Help with Deputies/Representatives and Excel Seats

Discussion in 'Help and Rules' started by AltHispano, May 11, 2019.

  1. AltHispano It's worth dreaming / Vale la pena soñar

    Joined:
    Sep 13, 2018
    Good morning, I'm sorry to do it here but I don't know what other website to do it on. In an alternative story that I'm working on, in Congress I have very little information on how many legislators there were between 1800 and 1910 in Mexico. I also don't know the exact amount that each state had. Mexico has organized itself as 1 district, 1 deputy (1 for every 40,000 inhabitants).

    In the alternative history that I'm working on, the country had a new constitution that will come into effect in 1900, reorganizing everything.

    In Excel I have some formulas to give seats to the existing entities in 1900 and their respective populations. Only when I make the formula, very different amounts appear to OTL. While OTL gives Zacatecas 20 deputies, in Excel it only gives 12 deputies.

    There seems to be a margin of error. How can I solve it? the formula I use is: =ROUND(E6/40000,0)

    * Round = Redondear
     
  2. Jasen777 AOC Twitter Repost Bot Donor

    Joined:
    Aug 22, 2006
    So the issue is your formula isn't producing the results that match OTL? Are you sure of the formula they were using OTL? Where they doing proportional seats then also? I probably don't have the history knowledge or data to help you. Maybe they used different population data than you have?

    Your formula looks like it would work, assuming you are referencing the correct cell. (I don't know if ROUND rounds it up or down but that shouldn't turn 20 into 12)
     
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  3. FriendlyGhost Haunting history for 45+ yrs

    If you think it's a problem with your data, then I suggest posting a few examples of the data you have, here.
    If you think it's something wrong with your calculations in Excel, then this probably isn't the forum to post in - try an Excel forum (like this one: https://www.excelforum.com) where you can ask for help with the formulae. As Jasen777 says, your Round formula looks like it should work (Round rounds down for less than 0.5 and up for 0.5 or above).
     
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  4. AltHispano It's worth dreaming / Vale la pena soñar

    Joined:
    Sep 13, 2018
    This is a sample, the seats are in bold.
    * Column "1896" shows OTL data with margin of error for 20 seats
    * The "Rep" column shows the seats with the formula Total Population / 40,000 inhabitants.
    * The last column shows the seats in the penultimate column Voting Population / 40,000
    If you have any doubts, tell me to do in the excel forum.

    Anyway, in my alternative history there will be a new constitution (1900-1915). Could I use my own formula or should I avoid the margins of error?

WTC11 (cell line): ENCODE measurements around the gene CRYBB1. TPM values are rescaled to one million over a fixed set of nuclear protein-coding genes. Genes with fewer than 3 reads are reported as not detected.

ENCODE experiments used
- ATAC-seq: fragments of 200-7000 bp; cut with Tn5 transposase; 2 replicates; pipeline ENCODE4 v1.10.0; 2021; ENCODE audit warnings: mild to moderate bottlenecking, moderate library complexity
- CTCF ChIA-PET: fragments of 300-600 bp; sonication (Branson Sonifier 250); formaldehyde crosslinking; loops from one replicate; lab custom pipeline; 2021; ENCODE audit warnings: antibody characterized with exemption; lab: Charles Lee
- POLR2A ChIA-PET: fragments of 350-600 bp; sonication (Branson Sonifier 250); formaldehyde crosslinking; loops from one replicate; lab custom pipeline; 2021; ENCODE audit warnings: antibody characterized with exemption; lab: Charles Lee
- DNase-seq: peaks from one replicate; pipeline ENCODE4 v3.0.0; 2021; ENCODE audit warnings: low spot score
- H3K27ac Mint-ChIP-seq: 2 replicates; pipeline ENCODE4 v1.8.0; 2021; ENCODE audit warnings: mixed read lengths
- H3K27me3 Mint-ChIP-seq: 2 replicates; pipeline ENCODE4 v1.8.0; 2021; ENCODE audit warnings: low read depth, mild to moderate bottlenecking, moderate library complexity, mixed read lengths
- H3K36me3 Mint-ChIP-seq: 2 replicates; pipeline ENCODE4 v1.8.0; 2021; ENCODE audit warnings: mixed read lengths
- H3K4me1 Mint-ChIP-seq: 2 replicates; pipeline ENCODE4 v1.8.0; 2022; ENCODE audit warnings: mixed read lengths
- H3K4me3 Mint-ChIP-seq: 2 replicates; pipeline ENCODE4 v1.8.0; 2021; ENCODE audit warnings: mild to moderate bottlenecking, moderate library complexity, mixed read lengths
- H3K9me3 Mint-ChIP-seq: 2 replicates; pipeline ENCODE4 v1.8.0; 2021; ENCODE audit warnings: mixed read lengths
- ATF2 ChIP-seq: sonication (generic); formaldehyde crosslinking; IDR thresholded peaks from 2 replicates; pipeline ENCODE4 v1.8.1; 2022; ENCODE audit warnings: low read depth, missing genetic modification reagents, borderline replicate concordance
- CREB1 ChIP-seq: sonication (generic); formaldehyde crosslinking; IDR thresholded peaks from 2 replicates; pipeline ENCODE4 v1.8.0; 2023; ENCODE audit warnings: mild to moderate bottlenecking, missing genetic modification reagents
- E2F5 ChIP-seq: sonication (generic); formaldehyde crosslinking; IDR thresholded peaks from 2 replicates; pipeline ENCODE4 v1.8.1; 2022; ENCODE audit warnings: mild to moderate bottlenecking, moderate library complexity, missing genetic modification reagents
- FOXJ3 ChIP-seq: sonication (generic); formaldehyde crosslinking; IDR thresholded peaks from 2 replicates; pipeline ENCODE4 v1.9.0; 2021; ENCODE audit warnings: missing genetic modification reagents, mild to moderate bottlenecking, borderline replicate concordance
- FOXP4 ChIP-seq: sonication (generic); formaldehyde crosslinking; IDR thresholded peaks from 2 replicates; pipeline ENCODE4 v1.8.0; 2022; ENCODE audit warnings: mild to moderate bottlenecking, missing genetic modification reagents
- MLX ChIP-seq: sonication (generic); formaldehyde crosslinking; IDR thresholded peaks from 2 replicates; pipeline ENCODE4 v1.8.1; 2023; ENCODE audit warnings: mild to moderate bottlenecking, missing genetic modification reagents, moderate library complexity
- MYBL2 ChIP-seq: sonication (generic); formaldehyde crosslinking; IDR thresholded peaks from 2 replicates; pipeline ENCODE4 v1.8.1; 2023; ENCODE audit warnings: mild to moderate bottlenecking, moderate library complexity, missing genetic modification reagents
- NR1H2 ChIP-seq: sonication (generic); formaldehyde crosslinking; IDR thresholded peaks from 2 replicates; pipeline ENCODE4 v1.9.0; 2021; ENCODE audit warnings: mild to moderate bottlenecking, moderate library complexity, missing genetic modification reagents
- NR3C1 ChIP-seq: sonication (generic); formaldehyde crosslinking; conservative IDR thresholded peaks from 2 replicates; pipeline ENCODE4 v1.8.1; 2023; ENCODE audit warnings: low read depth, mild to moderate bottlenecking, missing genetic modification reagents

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    Last edited: May 12, 2019
  5. Jasen777 AOC Twitter Repost Bot Donor

    Joined:
    Aug 22, 2006
    Well it doesn't look like the 1896 seats were strictly based on those population numbers. Might it have been a "we'll just go with this until we figure it out" thing, like happens sometimes?
     
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  6. FriendlyGhost Haunting history for 45+ yrs

    I think Jasen's right - the number of seats was probably 'about 1/40 000' and probably also 'adjusted' to try to get the 'right' number representing the various provinces (based on what the person/people making the decision thought was 'right'). I don't know what the constitution says but maybe there was also something like 'no more than 20 and no fewer than 4 representatives per area' going on, which would have resulted in the figures having to be 'manipulated' to match.

    For your own TL, I think you have three options:
    1. Go with roughly the same numbers as OTL, make up some reasons for why the figures are different from what the calculations would be.
    2. Go with your figures and just gloss over the change.
    3. Go with your figures and use this to introduce some tension in the country as a result of the new constitution ("why have we got fewer representatives now?!" for example) - this might lead to some politicians standing on platforms of pledging to 'fix' the new constitution to curry favour with particular areas.
     
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  7. Brady Kj Well-Known Member

    Joined:
    May 20, 2010
    Location:
    Between two oceans, above some dirt
    Maybe Mexico didn't have great censuses, or the census results weren't in until after they apportioned the deputies? Or more likely it had a rule where they don't lose seats until the current representatives' terms are over?

    I'm just grasping at straws. Governments are weird and unpredictable.